The team of allergy doctors at Allergy & Asthma Specialists℠ offers state-of-the-art care for our patients and the community. To learn about our services for allergy testing in Pottstown, Doylestown, Blue Bell, Philadelphia, King of Prussia, Jenkintown, Lansdale, and Collegeville, Pennsylvania, please visit us online or call 1-800-86-COUGH.
Summertime can pose some unique challenges for people receiving asthma treatment, but with the help of your doctor, you can keep your symptoms under control without sacrificing summer fun. This video offers some helpful advice.
Asthma symptoms can get worse during the summer because of everything from hotter temperature to more time spent outdoors. Start by limiting your exposure to allergens as much as possible. Don’t take a summer break from your usual asthma treatment, and see your asthma specialist if you’re not getting the relief you need.
If summertime asthma and allergy symptoms have you down, make an appointment at Allergy & Asthma Specialists SM . To schedule a consultation with an allergy doctor near Philadelphia, Blue Bell, King of Prussia, Jenkintown, Doylestown, Lansdale, Pottstown, or Collegeville, please call 1-800-86-COUGH, extension 2.
If someone in your family has a food allergy, then you know how important it is to be careful—and creative—in the kitchen. Peanut allergies can be especially tricky to work around, since peanuts lurk in so many products. In addition, parents and kids alike sometimes crave the simplicity of a peanut butter sandwich for the school lunchbox. Fortunately, there are alternative spreads that can recreate the PB&J experience without the risk of a peanut allergy reaction. Here are some alternatives you can try. Keep in mind that these alternatives can also be great solutions for families who aren’t peanut-free but whose kids go to a nut-free school where peanut butter sandwiches are off the menu.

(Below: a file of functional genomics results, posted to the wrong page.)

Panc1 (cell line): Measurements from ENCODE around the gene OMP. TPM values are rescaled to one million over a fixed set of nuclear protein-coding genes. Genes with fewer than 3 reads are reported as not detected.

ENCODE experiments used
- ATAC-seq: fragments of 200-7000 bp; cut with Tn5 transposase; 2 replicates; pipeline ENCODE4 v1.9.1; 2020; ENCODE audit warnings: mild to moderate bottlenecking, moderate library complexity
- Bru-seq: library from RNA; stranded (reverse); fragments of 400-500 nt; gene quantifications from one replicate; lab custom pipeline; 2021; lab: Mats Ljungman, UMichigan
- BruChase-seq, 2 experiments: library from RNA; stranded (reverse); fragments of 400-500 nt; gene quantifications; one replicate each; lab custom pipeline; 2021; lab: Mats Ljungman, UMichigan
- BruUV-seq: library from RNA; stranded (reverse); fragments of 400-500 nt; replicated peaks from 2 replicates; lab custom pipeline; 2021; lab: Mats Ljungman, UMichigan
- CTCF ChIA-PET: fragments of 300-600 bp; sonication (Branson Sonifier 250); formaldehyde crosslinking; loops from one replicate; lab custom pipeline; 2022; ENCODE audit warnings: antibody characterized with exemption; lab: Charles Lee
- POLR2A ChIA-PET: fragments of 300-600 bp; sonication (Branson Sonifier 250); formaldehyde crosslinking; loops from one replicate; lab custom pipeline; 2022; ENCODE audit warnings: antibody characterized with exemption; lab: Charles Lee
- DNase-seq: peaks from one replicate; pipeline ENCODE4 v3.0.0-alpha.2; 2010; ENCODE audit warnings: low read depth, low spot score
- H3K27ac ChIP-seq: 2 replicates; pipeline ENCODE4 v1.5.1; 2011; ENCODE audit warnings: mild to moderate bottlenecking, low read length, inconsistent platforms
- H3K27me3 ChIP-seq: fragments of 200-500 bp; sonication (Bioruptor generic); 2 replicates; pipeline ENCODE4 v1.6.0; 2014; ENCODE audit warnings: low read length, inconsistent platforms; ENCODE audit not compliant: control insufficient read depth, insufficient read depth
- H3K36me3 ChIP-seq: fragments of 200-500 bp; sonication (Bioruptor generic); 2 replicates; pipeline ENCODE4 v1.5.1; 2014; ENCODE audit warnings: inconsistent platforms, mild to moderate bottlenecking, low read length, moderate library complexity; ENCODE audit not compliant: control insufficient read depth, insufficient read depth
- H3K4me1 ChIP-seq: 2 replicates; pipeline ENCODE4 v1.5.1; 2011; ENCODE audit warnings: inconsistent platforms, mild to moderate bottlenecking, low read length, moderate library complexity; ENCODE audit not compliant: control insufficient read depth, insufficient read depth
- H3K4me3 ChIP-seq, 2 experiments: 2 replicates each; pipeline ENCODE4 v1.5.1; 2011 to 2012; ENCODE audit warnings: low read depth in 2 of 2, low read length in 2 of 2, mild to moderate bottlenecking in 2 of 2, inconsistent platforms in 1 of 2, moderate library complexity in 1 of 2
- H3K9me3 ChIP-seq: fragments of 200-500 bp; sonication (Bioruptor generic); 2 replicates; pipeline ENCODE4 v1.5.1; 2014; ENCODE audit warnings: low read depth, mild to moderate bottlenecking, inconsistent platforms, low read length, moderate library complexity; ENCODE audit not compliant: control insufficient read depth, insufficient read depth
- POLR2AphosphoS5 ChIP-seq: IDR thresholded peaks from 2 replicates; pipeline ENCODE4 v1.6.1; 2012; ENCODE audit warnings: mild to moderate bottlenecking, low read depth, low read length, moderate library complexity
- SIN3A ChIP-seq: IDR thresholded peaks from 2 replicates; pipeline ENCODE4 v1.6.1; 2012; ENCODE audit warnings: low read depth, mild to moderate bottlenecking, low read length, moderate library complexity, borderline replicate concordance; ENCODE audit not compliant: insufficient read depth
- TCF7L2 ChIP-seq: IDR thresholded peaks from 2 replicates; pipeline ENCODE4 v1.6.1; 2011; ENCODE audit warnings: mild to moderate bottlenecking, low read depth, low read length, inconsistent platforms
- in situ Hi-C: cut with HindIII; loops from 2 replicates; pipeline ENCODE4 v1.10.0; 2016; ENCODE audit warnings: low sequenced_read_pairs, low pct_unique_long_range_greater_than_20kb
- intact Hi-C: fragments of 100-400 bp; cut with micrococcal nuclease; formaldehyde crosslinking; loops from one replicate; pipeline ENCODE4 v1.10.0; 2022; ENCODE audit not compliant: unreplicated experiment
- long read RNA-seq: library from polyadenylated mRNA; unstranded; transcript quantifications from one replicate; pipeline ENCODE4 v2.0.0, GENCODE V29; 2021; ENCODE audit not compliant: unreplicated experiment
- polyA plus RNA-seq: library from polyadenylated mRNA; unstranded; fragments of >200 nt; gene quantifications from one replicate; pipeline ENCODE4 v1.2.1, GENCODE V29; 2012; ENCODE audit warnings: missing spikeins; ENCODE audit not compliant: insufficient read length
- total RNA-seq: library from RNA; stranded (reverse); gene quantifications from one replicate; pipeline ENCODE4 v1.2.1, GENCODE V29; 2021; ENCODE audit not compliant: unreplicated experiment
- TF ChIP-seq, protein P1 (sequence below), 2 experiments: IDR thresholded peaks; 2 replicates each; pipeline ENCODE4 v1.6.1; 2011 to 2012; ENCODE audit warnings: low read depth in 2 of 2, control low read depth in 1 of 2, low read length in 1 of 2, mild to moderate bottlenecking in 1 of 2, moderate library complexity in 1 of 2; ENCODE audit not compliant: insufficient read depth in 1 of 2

Sunflower Seed Butter
Sunflower seed butter is surprisingly close in taste and texture to peanut butter. It is easy to spread on bread and goes great with jellies and jams. You can usually find it in the same section of the store as peanut butter, and the cost is generally in line with natural peanut butter varieties.
Tahini is a paste made of sesame seeds, so it has a nutty flavor. It is not sweet, so it is good for people who prefer unsweetened spreads or who want to pair it with a sweet jam or honey. It is also a good swap for peanut butter in many savory recipes, such as Asian recipes that use peanut butter as a base for sauces.
For a sweet treat, cookie butter is a good stand-in for peanut butter. Although it lacks the nutritional value of the other spreads, it is great for spreading on toast or waffles and is a nice lunchtime surprise for kids when paired with some protein.
Your allergy doctor can also be a good source of tips for food swaps to help you avoid allergy triggers. Get the care you need for peanut allergies at Allergy & Asthma Specialists SM . Our doctors in Blue Bell, Philadelphia, King of Prussia, Doylestown, Jenkintown, Lansdale, Pottsville, and Collegeville are ready to serve you. Visit our website or call 800-86-COUGH for an appointment.